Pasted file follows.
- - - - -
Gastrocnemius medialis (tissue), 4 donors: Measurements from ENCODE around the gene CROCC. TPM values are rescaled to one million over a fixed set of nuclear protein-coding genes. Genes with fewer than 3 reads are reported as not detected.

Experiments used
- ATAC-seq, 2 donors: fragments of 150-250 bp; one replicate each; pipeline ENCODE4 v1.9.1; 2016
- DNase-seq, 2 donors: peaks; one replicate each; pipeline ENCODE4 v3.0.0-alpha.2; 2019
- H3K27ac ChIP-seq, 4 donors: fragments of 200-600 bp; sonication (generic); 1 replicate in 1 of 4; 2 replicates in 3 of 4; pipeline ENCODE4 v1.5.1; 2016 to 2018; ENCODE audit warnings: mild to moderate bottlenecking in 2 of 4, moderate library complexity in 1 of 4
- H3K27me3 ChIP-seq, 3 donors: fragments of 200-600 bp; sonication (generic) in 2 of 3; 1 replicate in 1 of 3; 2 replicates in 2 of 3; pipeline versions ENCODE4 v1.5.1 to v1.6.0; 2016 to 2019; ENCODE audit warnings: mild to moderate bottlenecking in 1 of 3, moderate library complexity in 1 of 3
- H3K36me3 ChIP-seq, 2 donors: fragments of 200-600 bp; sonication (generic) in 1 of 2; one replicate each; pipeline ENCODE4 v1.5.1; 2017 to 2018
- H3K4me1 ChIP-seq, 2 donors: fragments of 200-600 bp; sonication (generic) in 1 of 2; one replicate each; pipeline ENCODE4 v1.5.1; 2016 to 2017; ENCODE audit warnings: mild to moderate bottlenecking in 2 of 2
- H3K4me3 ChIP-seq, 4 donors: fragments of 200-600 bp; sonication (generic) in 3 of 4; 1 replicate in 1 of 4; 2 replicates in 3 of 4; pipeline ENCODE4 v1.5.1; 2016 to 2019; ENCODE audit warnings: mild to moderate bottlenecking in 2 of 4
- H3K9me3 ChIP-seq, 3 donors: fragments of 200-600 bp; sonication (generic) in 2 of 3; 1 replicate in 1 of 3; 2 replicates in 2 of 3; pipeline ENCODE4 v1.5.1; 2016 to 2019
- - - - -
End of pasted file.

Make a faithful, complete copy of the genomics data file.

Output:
Gastrocnemius medialis (tissue), 4 donors: Measurements from ENCODE around the gene CROCC. TPM values are rescaled to one million over a fixed set of nuclear protein-coding genes. Genes with fewer than 3 reads are reported as not detected.

Experiments used
- ATAC-seq, 2 donors: fragments of 150-250 bp; one replicate each; pipeline ENCODE4 v1.9.1; 2016
- DNase-seq, 2 donors: peaks; one replicate each; pipeline ENCODE4 v3.0.0-alpha.2; 2019
- H3K27ac ChIP-seq, 4 donors: fragments of 200-600 bp; sonication (generic); 1 replicate in 1 of 4; 2 replicates in 3 of 4; pipeline ENCODE4 v1.5.1; 2016 to 2018; ENCODE audit warnings: mild to moderate bottlenecking in 2 of 4, moderate library complexity in 1 of 4
- H3K27me3 ChIP-seq, 3 donors: fragments of 200-600 bp; sonication (generic) in 2 of 3; 1 replicate in 1 of 3; 2 replicates in 2 of 3; pipeline versions ENCODE4 v1.5.1 to v1.6.0; 2016 to 2019; ENCODE audit warnings: mild to moderate bottlenecking in 1 of 3, moderate library complexity in 1 of 3
- H3K36me3 ChIP-seq, 2 donors: fragments of 200-600 bp; sonication (generic) in 1 of 2; one replicate each; pipeline ENCODE4 v1.5.1; 2017 to 2018
- H3K4me1 ChIP-seq, 2 donors: fragments of 200-600 bp; sonication (generic) in 1 of 2; one replicate each; pipeline ENCODE4 v1.5.1; 2016 to 2017; ENCODE audit warnings: mild to moderate bottlenecking in 2 of 2
- H3K4me3 ChIP-seq, 4 donors: fragments of 200-600 bp; sonication (generic) in 3 of 4; 1 replicate in 1 of 4; 2 replicates in 3 of 4; pipeline ENCODE4 v1.5.1; 2016 to 2019; ENCODE audit warnings: mild to moderate bottlenecking in 2 of 4
- H3K9me3 ChIP-seq, 3 donors: fragments of 200-600 bp; sonication (generic) in 2 of 3; 1 replicate in 1 of 3; 2 replicates in 2 of 3; pipeline ENCODE4 v1.5.1; 2016 to 2019